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Do the REIT Thing?

When it comes to returns on real estate, think long-term investment.

This story appears in the September 2003 issue of Entrepreneur. Subscribe »

Although the once torrid growth in the value of land and office space has slowed down lately, there's no question that real estate investment trusts (REITs) have been at the head of the asset allocation class since the spring of 2000. REITs gained an average of 3.6 percent last year, a number that won't set investors' hearts aflutter-until you consider that the S&P 500 Index lost 22 percent over the same period. The gap between REITs and stocks, which was even wider in 2000 and 2001, narrowed but did not disappear in the first quarter of this year.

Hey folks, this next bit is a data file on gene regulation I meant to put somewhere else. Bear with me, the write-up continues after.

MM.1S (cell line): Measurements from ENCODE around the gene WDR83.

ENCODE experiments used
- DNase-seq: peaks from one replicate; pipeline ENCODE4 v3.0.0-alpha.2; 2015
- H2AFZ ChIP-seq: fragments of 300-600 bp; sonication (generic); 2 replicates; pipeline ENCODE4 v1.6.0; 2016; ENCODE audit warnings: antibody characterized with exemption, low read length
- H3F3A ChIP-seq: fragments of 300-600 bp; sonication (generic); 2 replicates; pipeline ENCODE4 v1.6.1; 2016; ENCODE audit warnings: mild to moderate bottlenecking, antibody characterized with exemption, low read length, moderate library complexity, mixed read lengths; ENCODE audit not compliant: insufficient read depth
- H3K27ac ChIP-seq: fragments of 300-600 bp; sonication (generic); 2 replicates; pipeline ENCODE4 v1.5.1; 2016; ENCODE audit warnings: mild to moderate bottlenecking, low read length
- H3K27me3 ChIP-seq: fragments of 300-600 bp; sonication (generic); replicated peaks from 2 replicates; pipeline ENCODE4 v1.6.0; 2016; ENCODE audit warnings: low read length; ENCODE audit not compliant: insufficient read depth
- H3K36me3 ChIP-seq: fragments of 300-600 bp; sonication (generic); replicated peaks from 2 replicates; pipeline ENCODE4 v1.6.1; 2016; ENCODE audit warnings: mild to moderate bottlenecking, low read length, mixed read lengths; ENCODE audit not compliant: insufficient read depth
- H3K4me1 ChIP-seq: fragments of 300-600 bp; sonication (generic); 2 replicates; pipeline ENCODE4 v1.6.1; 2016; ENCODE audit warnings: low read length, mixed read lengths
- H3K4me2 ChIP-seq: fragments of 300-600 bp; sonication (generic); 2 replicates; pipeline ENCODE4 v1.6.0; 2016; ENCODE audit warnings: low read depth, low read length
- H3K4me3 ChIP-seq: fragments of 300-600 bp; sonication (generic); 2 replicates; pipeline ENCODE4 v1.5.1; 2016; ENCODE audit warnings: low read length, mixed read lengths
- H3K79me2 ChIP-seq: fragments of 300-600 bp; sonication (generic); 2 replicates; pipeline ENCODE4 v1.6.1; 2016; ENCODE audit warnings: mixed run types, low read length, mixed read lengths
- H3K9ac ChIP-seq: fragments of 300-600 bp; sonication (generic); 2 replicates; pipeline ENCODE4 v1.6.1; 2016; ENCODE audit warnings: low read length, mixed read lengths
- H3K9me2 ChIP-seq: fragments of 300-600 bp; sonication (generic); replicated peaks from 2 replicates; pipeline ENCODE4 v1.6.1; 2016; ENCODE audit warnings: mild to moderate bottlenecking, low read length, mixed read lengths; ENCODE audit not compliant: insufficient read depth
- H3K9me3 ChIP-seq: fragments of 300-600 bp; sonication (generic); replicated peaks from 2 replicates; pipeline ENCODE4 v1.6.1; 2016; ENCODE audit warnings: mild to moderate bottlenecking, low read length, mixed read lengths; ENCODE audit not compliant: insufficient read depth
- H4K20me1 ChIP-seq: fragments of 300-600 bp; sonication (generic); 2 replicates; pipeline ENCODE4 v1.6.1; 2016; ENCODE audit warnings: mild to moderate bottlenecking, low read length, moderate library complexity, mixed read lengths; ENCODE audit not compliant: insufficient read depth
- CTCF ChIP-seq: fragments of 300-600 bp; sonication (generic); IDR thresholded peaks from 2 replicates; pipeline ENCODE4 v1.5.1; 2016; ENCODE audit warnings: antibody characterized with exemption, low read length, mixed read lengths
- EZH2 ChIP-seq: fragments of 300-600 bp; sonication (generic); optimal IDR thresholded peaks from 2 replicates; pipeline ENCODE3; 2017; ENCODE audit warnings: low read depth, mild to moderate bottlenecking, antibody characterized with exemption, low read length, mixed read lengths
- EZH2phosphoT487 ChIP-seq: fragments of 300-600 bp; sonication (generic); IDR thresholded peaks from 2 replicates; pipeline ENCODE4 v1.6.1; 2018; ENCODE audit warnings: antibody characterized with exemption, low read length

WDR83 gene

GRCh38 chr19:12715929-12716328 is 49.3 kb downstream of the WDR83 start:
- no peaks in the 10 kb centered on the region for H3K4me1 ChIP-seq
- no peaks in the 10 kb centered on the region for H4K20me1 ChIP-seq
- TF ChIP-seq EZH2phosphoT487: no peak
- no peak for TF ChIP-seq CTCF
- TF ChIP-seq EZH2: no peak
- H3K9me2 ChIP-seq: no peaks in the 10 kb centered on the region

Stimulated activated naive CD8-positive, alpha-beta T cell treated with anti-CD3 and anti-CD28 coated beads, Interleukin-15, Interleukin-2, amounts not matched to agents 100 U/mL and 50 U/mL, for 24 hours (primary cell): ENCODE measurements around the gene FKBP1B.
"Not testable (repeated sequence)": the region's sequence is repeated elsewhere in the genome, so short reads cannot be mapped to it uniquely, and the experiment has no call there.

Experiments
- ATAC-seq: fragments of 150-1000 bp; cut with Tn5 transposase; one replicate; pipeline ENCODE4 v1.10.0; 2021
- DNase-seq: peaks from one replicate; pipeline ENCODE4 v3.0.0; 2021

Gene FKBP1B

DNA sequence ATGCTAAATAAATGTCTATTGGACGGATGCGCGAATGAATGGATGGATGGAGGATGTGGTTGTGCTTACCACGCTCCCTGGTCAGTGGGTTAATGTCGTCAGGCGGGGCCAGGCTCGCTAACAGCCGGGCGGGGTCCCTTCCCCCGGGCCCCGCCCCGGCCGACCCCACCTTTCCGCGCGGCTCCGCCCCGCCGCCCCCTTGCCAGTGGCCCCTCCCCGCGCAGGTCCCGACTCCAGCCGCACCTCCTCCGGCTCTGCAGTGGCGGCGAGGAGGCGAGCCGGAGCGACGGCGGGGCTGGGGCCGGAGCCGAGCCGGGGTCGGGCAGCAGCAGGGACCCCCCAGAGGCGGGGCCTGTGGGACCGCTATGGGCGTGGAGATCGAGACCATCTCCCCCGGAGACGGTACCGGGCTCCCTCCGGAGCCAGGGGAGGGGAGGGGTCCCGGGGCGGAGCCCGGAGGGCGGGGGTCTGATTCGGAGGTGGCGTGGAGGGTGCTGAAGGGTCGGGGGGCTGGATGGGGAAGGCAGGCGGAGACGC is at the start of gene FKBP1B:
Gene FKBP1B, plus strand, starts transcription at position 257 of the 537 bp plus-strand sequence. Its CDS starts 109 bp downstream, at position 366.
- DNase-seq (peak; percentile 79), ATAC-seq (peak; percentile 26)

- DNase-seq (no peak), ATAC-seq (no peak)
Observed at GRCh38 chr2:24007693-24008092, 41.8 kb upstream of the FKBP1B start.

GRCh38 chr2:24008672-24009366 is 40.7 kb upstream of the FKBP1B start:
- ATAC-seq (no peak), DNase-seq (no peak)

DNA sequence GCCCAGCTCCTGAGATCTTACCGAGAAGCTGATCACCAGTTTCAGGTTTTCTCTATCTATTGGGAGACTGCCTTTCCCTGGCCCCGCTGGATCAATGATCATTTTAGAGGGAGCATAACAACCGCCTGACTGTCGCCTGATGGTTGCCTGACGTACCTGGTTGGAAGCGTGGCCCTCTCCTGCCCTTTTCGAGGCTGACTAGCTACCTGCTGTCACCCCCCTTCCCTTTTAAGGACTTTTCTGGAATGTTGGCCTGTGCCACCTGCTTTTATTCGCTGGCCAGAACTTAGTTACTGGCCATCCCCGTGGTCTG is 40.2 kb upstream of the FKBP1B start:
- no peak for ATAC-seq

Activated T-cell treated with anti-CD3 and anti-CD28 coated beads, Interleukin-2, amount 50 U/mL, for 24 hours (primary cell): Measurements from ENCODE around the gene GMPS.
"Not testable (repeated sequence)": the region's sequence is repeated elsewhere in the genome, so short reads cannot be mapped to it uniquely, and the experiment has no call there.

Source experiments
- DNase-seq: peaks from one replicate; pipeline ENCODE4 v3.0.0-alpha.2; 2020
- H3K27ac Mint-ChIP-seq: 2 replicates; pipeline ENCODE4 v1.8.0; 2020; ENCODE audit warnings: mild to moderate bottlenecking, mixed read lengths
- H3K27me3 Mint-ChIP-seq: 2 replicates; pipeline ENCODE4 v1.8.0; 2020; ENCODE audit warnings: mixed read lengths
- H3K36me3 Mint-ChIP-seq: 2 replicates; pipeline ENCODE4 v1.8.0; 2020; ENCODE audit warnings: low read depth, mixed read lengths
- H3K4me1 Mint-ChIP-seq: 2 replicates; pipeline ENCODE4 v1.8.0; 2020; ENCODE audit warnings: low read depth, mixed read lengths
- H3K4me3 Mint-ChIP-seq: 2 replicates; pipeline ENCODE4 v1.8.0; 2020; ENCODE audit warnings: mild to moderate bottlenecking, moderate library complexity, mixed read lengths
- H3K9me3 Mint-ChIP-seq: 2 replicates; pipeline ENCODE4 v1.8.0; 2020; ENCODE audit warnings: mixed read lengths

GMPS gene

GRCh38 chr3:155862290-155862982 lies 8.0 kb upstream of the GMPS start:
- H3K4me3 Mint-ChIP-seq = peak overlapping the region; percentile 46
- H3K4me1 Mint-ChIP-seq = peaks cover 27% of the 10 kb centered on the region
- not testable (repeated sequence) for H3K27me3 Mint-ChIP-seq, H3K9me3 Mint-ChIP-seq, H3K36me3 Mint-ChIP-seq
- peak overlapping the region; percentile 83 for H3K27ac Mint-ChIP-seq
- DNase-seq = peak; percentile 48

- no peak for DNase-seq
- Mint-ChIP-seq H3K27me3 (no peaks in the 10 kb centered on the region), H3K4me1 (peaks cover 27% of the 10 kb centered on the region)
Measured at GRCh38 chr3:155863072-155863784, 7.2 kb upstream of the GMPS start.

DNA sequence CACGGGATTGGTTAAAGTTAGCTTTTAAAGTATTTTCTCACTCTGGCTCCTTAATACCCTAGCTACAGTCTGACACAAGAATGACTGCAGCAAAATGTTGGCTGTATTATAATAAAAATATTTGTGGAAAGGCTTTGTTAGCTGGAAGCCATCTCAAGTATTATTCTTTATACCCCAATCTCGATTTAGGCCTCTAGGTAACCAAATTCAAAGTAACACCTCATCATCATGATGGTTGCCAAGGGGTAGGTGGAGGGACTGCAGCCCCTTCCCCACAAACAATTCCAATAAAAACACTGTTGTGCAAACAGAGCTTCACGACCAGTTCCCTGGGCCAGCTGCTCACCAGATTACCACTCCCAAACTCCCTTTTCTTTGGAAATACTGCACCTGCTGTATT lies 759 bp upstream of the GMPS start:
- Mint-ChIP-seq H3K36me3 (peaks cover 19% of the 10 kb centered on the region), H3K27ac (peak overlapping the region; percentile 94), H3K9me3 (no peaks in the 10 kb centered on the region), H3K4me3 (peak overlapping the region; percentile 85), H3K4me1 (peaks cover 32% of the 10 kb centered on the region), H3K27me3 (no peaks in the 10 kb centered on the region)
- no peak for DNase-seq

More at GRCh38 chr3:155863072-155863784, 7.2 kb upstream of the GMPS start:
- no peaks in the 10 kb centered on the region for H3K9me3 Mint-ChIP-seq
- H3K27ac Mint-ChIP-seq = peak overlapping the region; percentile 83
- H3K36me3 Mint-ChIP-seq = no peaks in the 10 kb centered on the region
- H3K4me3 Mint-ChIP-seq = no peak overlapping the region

If you're thinking of REITs as one of the last safe havens from the bear market, however, think again. Even with the war in Iraq in the rearview mirror, businesses are cautious about expanding into new and bigger office space. So vacancy rates are edging higher, and rents are slipping lower, which is not the rosiest of scenarios for investors in commercial real estate. The sluggish economy has put a lid on rental increases for apartment owners, too, and mall development companies are dependent on consumer spending picking back up in the near future.

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